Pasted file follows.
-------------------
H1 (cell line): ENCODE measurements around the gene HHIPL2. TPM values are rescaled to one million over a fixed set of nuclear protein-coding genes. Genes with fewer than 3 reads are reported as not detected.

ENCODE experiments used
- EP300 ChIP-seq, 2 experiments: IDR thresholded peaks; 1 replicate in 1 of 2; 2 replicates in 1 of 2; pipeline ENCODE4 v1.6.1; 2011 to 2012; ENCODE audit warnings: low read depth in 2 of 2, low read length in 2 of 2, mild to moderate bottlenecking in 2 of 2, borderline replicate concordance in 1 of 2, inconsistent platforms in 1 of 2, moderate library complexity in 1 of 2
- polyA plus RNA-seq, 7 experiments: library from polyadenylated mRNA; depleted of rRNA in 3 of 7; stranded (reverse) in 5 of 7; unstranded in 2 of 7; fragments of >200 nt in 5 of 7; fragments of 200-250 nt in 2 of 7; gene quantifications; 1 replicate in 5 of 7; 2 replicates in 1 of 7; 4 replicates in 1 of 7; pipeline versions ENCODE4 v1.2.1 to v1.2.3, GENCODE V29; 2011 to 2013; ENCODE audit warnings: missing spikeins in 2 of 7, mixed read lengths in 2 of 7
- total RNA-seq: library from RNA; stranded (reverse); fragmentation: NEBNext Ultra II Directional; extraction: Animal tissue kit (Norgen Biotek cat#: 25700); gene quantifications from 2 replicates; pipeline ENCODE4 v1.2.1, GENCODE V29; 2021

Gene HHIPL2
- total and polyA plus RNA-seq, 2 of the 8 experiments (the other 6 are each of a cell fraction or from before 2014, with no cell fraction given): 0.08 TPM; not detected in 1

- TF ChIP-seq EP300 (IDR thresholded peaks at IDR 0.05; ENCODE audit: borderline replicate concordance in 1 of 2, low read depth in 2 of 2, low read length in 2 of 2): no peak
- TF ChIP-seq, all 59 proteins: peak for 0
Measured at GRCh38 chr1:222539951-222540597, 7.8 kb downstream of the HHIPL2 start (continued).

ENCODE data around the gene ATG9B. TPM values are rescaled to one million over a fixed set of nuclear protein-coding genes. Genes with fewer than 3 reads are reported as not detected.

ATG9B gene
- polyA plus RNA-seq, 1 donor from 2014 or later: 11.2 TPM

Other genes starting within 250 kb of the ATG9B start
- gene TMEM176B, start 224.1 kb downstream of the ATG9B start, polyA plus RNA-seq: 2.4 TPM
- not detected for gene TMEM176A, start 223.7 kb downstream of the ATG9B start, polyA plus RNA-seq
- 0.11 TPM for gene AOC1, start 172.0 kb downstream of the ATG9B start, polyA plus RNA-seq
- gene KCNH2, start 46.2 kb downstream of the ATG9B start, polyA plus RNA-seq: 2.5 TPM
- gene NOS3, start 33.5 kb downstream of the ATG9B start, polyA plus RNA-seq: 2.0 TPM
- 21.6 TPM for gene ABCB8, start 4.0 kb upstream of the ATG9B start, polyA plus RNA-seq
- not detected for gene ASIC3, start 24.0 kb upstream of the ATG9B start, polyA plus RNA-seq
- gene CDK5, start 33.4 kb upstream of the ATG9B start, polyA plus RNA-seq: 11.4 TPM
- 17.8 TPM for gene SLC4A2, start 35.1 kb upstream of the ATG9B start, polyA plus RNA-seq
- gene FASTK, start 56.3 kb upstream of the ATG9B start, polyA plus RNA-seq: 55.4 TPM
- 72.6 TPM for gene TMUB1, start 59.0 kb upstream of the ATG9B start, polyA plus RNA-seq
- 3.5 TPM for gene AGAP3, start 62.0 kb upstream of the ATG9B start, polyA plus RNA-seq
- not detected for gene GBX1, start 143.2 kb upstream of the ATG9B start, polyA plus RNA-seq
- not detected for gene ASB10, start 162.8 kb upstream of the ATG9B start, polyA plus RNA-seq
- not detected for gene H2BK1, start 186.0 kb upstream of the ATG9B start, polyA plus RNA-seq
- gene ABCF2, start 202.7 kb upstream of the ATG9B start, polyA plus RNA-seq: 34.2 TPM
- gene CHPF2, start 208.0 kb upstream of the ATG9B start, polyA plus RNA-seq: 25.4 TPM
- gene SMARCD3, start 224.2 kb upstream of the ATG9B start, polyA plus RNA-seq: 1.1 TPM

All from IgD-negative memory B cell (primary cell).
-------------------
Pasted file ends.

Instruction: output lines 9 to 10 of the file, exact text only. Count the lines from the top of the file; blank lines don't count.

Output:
- TF ChIP-seq, all 59 proteins: peak for 0
Measured at GRCh38 chr1:222539951-222540597, 7.8 kb downstream of the HHIPL2 start (continued).